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Mumbai civic body withdraws notice sent to doctor for prescribing Covid-19 swab test

The physician himself was quarantined for 14 days, after he had been exposed to an asymptomatic Covid-19 patient.

Updated: May 25, 2020 10:11 IST

By Rupsa Chakraborty, Hindustan Times Mumbai

A doctor takes a swab sample of a resident during a coronavirus testing drive inside the Dharavi slums in Mumbai. (Pratik Chorge/HT Photo)

A day after HT had reported that a Ghatkopar physician was issued a show-cause notice for prescribing a coronavirus swab test to an asymptomatic patient, the Brihanmumbai Municipal Corporation (BMC) on Sunday has withdrawn the notice amid widespread criticism from the medical fraternity.

As per the notice issued by Ajit Ambi, the assistant municipal commissioner of N ward, Dr Chetan Velani was found violating the Epidemic Diseases Act, 1897; the Disaster Management Act, 2005, as well as the guidelines issued by BMC over Covid-19 testing. Stating that prescribing the swab test to an asymptomatic patient was in violation of the Indian Council of Medical Research (ICMR), the civic body notice said Dr Velani’s licence would be cancelled if he failed to respond within 24 hours of receiving the letter. Ambi did not respond to HT’s calls.

Dr Velani has refuted BMC’s allegations. “On Sunday, when I asked BMC to provide the details of the asymptomatic patient [who was allegedly prescribed the swab test], they couldn’t give me any information. Why would I waste the government’s resources if the patient is not a Covid suspect?”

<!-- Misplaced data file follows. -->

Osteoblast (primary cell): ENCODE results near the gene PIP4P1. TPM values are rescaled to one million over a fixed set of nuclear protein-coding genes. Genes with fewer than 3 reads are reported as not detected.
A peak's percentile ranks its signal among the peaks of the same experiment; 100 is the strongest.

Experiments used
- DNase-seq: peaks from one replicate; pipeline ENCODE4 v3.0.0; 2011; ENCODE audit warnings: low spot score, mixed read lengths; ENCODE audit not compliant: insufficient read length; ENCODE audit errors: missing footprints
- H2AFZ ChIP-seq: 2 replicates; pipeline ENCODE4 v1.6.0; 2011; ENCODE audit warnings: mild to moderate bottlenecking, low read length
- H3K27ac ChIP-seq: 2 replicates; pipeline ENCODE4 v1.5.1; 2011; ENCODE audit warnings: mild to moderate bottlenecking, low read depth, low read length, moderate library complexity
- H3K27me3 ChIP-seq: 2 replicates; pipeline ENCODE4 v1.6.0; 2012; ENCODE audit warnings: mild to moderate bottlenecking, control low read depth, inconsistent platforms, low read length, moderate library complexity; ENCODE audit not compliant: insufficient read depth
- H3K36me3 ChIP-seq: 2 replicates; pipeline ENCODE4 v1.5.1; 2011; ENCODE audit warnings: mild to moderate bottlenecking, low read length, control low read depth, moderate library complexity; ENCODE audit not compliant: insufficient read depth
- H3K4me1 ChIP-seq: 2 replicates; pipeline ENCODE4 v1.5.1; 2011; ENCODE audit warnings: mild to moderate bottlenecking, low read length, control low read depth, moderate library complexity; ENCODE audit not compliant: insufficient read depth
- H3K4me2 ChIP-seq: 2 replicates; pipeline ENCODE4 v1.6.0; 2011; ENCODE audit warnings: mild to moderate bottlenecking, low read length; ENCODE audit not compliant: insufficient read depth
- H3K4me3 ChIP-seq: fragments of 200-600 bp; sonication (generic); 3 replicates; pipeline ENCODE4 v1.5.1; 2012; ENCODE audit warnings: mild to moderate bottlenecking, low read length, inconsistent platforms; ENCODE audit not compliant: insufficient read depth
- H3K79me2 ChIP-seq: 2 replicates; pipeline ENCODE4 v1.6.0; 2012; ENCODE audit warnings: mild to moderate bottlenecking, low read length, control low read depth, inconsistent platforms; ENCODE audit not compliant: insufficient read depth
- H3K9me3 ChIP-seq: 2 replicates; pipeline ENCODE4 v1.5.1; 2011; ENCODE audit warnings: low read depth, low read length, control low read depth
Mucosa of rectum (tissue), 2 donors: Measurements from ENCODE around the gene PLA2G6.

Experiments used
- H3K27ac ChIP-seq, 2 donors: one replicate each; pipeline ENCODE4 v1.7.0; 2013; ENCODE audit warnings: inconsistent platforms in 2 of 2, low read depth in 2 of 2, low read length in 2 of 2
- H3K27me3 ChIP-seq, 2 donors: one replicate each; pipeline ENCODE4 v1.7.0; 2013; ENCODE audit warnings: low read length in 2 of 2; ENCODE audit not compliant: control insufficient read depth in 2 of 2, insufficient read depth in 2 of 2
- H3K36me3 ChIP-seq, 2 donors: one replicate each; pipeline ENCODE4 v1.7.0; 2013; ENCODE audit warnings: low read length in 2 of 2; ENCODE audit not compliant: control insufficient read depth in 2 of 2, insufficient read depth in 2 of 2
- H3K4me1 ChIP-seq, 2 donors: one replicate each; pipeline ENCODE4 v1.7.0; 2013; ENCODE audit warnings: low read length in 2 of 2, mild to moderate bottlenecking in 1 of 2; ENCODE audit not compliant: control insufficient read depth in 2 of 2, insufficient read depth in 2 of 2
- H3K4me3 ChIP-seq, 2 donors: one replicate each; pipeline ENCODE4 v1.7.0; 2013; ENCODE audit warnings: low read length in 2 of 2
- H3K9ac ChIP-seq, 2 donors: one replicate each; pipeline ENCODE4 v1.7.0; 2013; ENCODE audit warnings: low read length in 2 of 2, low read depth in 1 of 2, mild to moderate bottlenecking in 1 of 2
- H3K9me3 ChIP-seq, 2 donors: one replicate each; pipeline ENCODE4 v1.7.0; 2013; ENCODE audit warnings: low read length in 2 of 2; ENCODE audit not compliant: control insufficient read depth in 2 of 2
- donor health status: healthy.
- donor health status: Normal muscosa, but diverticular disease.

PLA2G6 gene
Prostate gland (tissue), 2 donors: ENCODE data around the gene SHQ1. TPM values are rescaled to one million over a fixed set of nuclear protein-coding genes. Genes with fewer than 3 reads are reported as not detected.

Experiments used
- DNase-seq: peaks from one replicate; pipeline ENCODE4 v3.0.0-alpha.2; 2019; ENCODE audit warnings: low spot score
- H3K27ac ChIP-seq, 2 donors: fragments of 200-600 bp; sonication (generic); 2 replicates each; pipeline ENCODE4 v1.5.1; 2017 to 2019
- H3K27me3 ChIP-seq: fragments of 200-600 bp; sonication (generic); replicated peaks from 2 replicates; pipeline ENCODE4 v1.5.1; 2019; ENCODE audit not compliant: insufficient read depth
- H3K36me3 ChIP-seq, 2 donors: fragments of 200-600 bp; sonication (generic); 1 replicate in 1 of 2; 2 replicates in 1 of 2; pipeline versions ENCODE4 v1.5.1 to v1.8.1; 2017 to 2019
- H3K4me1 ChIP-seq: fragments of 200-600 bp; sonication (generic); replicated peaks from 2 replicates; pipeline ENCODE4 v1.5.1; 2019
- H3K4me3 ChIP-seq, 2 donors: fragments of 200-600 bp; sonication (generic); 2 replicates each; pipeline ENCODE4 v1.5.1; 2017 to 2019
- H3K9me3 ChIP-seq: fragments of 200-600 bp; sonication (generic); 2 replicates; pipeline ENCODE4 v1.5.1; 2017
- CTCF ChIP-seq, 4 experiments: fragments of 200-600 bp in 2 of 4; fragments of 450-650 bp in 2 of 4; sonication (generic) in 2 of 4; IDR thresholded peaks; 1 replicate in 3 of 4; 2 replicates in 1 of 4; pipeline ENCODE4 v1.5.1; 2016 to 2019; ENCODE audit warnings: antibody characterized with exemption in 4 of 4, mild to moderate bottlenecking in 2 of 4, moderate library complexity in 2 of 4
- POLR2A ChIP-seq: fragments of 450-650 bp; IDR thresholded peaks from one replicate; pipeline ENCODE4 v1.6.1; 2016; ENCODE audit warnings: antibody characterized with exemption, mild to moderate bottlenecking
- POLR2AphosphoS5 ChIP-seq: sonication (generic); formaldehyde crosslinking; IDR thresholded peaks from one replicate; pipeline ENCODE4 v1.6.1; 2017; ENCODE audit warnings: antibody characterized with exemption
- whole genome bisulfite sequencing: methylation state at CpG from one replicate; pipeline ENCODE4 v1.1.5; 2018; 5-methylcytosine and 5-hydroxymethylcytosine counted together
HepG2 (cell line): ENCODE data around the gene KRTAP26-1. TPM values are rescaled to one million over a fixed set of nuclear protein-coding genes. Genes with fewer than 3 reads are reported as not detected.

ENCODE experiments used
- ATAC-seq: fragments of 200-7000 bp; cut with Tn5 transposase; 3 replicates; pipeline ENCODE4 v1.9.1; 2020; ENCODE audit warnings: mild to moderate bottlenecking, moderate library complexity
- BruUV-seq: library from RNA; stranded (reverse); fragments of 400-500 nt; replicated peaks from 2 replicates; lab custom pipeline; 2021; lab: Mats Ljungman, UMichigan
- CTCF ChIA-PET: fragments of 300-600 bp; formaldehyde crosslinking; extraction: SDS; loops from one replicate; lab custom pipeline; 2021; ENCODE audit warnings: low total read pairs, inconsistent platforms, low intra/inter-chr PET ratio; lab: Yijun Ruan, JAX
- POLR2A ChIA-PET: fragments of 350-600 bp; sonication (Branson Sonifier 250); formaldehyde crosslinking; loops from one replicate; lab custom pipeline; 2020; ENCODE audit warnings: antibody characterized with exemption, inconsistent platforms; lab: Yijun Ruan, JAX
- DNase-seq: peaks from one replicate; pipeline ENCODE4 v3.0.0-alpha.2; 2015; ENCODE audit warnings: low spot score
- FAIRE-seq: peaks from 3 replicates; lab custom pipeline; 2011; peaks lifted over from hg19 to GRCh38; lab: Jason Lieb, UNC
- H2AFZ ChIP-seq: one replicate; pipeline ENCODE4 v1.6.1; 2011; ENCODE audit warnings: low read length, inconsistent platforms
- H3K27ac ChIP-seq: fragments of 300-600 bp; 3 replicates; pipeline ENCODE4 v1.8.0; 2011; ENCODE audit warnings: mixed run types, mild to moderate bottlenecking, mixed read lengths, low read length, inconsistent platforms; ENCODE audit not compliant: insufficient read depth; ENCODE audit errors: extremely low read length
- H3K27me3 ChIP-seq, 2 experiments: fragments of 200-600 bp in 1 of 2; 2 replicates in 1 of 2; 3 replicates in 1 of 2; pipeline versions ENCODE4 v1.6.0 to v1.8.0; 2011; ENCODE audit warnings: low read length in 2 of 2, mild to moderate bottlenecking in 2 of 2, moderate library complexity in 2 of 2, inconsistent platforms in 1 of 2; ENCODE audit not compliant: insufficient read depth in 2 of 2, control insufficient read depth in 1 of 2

The physician himself was quarantined for 14 days, after he had been exposed to an asymptomatic Covid-19 patient.



“The government should give some freedom to doctors on identifying the Covid patients. What if I don’t prescribe a swab test to a suspected patient and he dies owing to health complications? Then they will impose a medico-legal case on us,” said Dr Velani.

Other doctors, too have come out in Dr Velani’s support. Dr Deepak Baid, president of Association of Medical Consultants, said that the physician did not violate any rule, as he prescribed the swab test after physically examining the patient.

“ICMR wants us to wait until the patient shows symptoms. In the meantime, their health conditions keep deteriorating and the virus is transmitted to others, too. Instead of threatening us for doing our duty, the government should do theirs and provide us with PPE [personal protective equipment] to work,” he said.

According to the rules of the Indian Medical Council (IMC), only the apex body holds the power to cancel the licence of a doctor. The corporation can’t cancel the registration of any doctor registered with the medical council. We are the only authorised body,” said Dr Shivkumar Utture, president of Maharashtra Medical Council (MMC).

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